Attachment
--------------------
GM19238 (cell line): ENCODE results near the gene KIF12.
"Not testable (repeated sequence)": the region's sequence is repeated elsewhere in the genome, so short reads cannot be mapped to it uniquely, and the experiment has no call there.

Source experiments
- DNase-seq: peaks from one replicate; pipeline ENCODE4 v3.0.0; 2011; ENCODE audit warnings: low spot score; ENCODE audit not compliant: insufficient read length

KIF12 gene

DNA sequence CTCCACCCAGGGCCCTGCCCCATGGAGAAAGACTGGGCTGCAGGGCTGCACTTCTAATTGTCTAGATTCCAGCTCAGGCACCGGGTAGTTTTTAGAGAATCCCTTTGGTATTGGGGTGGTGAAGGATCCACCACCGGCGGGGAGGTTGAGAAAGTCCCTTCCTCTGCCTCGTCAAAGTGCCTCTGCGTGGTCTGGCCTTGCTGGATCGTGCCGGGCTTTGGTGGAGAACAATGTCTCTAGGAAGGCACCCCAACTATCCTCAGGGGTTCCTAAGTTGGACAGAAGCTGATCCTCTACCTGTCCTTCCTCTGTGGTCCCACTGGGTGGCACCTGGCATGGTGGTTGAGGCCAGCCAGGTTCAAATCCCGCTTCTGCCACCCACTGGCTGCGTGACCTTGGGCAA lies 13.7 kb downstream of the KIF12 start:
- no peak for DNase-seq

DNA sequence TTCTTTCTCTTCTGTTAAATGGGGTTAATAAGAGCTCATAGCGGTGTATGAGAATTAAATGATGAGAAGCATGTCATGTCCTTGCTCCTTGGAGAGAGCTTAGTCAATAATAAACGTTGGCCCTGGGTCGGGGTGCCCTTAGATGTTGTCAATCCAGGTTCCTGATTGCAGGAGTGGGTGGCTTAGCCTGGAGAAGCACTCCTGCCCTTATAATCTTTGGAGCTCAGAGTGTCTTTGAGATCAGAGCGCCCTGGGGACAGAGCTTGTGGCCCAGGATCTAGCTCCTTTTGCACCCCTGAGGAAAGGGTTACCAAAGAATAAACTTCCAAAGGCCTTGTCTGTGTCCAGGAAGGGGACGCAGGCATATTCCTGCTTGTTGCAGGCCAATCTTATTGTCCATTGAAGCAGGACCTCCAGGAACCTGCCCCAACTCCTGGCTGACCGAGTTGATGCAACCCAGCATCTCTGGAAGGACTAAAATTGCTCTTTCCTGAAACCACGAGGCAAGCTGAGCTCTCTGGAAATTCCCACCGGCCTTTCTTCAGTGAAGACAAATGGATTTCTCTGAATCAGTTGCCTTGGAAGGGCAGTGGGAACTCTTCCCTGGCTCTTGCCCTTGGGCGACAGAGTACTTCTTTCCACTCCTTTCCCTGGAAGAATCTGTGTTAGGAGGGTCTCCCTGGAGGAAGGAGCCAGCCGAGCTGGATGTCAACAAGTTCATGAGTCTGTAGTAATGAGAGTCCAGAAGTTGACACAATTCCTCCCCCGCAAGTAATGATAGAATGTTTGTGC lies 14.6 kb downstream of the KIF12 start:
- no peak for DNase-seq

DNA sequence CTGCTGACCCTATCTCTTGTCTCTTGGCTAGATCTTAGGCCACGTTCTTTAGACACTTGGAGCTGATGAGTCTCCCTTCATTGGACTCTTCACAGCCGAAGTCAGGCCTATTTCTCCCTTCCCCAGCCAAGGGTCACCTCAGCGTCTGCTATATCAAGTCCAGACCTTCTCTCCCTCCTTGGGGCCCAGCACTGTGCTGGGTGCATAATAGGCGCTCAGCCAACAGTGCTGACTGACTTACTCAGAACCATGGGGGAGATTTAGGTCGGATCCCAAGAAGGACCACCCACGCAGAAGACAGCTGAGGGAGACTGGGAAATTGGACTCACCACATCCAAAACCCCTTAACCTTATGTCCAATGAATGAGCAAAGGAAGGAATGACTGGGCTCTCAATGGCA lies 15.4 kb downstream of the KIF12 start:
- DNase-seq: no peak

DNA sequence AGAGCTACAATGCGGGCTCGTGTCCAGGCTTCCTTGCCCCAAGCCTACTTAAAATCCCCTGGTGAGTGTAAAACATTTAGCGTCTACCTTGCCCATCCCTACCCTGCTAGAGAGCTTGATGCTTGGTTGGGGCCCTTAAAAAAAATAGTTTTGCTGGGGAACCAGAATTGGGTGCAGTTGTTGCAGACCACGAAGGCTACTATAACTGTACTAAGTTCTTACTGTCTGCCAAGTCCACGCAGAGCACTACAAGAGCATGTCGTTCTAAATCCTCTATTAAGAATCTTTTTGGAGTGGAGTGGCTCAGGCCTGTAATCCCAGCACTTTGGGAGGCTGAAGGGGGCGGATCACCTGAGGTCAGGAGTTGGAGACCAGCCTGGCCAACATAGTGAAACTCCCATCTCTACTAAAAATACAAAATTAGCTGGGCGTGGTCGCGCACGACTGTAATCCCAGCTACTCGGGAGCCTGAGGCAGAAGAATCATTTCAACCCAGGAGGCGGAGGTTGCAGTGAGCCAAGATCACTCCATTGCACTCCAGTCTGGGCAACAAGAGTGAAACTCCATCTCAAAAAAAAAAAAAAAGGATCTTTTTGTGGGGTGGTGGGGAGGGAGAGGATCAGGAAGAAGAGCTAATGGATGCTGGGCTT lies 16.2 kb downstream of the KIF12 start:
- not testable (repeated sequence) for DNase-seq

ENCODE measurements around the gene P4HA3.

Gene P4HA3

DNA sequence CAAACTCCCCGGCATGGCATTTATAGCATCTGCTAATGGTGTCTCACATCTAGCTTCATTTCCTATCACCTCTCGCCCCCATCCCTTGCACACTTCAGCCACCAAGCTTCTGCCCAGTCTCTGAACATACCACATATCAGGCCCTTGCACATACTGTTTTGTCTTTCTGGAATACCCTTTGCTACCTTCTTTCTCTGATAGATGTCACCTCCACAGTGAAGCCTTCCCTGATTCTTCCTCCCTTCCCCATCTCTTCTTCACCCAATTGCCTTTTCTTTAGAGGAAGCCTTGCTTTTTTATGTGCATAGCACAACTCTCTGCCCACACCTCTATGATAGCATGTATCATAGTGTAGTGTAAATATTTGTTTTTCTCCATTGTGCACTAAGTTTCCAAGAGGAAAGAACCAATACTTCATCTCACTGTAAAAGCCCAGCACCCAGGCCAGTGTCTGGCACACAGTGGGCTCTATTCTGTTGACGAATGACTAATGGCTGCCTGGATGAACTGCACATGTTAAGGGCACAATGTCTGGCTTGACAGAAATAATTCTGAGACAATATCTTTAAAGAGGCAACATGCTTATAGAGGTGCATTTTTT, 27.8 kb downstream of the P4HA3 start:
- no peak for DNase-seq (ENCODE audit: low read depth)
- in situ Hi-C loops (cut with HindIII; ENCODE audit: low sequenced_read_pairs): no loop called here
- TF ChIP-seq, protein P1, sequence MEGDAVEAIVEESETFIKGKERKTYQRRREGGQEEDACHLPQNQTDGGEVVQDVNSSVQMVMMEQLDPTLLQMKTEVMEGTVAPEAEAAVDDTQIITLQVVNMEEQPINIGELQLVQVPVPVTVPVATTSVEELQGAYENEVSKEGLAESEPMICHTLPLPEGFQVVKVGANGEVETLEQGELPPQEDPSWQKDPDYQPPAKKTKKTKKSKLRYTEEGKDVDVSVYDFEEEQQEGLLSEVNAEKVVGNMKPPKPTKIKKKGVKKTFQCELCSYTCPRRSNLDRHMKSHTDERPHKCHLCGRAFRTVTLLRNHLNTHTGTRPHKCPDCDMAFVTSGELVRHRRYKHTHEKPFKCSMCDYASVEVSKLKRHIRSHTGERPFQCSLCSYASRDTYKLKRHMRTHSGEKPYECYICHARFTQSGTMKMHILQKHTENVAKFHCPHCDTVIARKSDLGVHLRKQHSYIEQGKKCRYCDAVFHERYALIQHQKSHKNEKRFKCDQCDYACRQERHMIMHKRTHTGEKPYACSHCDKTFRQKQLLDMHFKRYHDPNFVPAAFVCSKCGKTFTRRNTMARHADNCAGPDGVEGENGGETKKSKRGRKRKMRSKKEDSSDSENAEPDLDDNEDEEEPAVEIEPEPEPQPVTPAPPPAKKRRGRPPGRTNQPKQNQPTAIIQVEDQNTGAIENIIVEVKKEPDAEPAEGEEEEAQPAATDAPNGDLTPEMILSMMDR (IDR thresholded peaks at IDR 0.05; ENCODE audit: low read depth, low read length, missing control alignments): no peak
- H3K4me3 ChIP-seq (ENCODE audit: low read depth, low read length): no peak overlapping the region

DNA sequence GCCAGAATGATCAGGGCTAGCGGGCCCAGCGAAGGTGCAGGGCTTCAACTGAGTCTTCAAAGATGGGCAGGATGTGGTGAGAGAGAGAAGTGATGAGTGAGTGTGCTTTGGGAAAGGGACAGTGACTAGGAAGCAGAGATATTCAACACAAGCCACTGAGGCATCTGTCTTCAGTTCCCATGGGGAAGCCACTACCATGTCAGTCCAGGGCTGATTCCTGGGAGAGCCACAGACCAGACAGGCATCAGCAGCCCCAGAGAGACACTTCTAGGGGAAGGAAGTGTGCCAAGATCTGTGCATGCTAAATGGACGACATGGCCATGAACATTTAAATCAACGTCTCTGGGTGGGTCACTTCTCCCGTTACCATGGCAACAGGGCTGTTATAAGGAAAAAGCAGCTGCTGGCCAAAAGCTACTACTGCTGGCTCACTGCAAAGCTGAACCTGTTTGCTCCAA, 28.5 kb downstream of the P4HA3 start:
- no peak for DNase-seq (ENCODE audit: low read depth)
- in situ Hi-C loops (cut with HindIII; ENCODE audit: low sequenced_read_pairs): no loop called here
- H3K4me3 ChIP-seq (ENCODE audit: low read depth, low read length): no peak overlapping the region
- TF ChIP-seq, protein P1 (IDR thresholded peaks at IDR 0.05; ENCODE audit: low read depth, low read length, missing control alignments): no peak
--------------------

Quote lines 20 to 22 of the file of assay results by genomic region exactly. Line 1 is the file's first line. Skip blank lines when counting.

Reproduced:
- H3K4me3 ChIP-seq (ENCODE audit: low read depth, low read length): no peak overlapping the region

DNA sequence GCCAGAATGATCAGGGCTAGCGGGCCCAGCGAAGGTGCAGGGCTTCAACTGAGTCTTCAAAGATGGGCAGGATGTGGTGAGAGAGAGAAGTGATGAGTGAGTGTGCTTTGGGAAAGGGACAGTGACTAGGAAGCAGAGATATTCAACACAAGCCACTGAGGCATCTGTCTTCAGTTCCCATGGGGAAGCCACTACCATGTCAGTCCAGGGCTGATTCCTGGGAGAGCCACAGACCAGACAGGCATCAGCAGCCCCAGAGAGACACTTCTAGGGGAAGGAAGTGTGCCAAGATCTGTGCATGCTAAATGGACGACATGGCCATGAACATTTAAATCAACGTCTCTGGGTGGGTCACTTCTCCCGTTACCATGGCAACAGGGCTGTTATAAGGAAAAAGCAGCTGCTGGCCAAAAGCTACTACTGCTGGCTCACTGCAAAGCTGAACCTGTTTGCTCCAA, 28.5 kb downstream of the P4HA3 start:
- no peak for DNase-seq (ENCODE audit: low read depth)